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When Dad is circumcised, but Baby isn’t

Circumcision is a hot topic, but it can be even more controversial within your own family — particularly if Dad is circumcised but you don’t want your baby to be. We talk with families and experts alike about this personal topic.

Father and baby son

One of the arguments against leaving a baby uncircumcised is that he won’t look like his dad — after all, circumcision rates were higher when we were babies than they are today. But when you think about putting your newborn son through a medical procedure to remove healthy tissue he was born with — for strictly cosmetic reasons — you might start to wonder if it’s really necessary.

We talked with moms who made a different choice than the father’s parents, and what it was like for them as they made that decision.

Modern parenting decisions

Circumcision was more common in past decades than it is today, but making the decision to leave a baby boy intact is now becoming more prevalent as more parents realize that it isn’t a necessity. Pediatric urologist Jennifer Singer, M.D., associate professor and director of education at UCLA Medical Center Urology, was on hand to answer a few questions about the unique challenges parents face when Dad is cut, but Baby won’t be. “I inform families that over time, circumcision rates have consistently and steadily declined and that more and more families with circumcised fathers and brothers are electing to forgo circumcision for their newborn boys,” she explained. “Consequently, we are seeing an increase in uncircumcised boys in families with other circumcised members. When families elect not to circumcise boys in families with circumcised members, I encourage a discussion about the normalcy of the uncircumcised penis.”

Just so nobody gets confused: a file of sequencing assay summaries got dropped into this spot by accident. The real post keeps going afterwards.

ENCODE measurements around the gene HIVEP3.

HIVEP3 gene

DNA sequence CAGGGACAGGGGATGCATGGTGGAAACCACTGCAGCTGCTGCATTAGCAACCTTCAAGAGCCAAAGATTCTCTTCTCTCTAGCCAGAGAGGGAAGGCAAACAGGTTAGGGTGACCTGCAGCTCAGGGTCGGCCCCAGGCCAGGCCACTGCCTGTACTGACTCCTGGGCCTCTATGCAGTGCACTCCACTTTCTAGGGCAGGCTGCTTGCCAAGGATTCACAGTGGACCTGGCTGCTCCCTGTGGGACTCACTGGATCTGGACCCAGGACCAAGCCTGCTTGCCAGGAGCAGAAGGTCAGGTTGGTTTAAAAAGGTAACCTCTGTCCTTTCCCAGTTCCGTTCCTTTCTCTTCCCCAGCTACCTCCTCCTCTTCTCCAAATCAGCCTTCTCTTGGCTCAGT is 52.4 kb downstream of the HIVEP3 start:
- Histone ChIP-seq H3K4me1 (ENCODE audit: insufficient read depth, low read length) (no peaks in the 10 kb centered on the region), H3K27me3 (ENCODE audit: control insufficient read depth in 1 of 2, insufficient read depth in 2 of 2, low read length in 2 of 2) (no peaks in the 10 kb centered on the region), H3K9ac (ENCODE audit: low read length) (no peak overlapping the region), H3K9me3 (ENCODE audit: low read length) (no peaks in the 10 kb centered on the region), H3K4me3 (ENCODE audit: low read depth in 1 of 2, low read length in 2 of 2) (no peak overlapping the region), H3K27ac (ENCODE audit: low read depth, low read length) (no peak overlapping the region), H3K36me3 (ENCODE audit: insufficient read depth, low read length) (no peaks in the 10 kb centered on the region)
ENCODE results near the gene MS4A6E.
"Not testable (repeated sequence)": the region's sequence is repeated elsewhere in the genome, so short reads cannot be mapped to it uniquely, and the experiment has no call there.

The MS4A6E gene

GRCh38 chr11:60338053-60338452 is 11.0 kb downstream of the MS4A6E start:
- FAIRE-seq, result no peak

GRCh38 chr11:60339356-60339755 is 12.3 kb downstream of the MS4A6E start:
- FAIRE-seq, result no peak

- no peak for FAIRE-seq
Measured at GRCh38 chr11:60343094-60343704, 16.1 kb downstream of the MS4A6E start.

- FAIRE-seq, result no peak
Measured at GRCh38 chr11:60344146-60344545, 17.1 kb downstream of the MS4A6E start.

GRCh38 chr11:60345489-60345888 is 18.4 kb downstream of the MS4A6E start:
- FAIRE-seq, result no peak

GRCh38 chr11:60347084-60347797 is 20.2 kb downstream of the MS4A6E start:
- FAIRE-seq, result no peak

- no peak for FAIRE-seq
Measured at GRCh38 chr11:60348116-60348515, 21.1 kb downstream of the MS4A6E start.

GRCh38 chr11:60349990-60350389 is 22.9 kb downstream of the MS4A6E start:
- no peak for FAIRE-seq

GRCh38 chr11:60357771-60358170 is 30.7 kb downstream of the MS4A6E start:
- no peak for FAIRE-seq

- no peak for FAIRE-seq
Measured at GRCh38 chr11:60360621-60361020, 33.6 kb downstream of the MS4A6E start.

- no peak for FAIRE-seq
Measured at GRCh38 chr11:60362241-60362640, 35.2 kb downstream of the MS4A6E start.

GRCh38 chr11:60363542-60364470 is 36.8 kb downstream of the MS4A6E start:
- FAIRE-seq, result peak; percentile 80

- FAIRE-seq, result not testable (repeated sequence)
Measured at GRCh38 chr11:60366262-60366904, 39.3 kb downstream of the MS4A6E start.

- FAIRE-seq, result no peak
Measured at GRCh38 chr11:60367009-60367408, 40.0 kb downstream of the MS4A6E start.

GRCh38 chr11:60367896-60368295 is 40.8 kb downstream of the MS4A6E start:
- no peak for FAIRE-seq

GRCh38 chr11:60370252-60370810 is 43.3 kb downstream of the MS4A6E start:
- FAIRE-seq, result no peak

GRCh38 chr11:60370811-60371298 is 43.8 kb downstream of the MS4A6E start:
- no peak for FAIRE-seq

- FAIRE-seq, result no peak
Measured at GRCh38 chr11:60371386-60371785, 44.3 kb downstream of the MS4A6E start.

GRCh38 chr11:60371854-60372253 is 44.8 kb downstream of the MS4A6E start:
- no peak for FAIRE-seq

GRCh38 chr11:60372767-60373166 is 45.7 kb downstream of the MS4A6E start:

Learn why parents are choosing to leave their sons intact >>

Changed their minds

Many parents we spoke with had initially planned on circumcision, but changed their minds near or after the births of their sons. “Before I had Parker we planned on circumcising if we had a boy, because Matt was circumcised as well,” shared Janine, mom of two. “My mind completely changed once he was in my arms. I couldn’t imagine changing him or inflicting unnecessary pain on him just so him and his father were the same. Matt agreed that he should be kept intact. Sure, I may have to explain why they are different, but I imagine it won’t be a big deal.”

Comparing penises?

Liz, who lives in Australia, pondered the question of comparing penises when she and her husband welcomed their son into the world. “It was not a big deal at all for us,” she remembered. “I think we briefly had the ‘wanting him to look the same’ conversation, and when I asked how many times he and his dad compared penises, it ended pretty quickly. One of our midwives or doctors also told us that only about 10 percent of infant males are circumcised in Australia and there is no medical necessity for the procedure, [then] we knew that we were making the right decision.”

Circumcision bans opposed by the American Medical Association >>

An easy decision

Other moms reported that the decision was an easy one in their family. Some dads felt that their own circumcision should have been left up to them, like Hurley’s husband. “Before we found out Turtle was a girl, we had the conversation,” she said. “When I asked Erich what he thought about his mom getting him circumcised at birth he said, ‘There’s nothing I can do about it now, but I wish I had the choice for myself.’ That pretty much settled it.”

And Kimmy, who just found out she is expecting a son, had zero opposition from her husband. “I said, ‘We aren’t having Wolfie circ’d.’ and Eric said, ‘Sounds good.’ The end.”

Circumcision is an important decision. Research it as much as you can before your baby is born, and if you’re still undecided, wait — you can take the foreskin off, but you can’t put it back on if you change your mind later.

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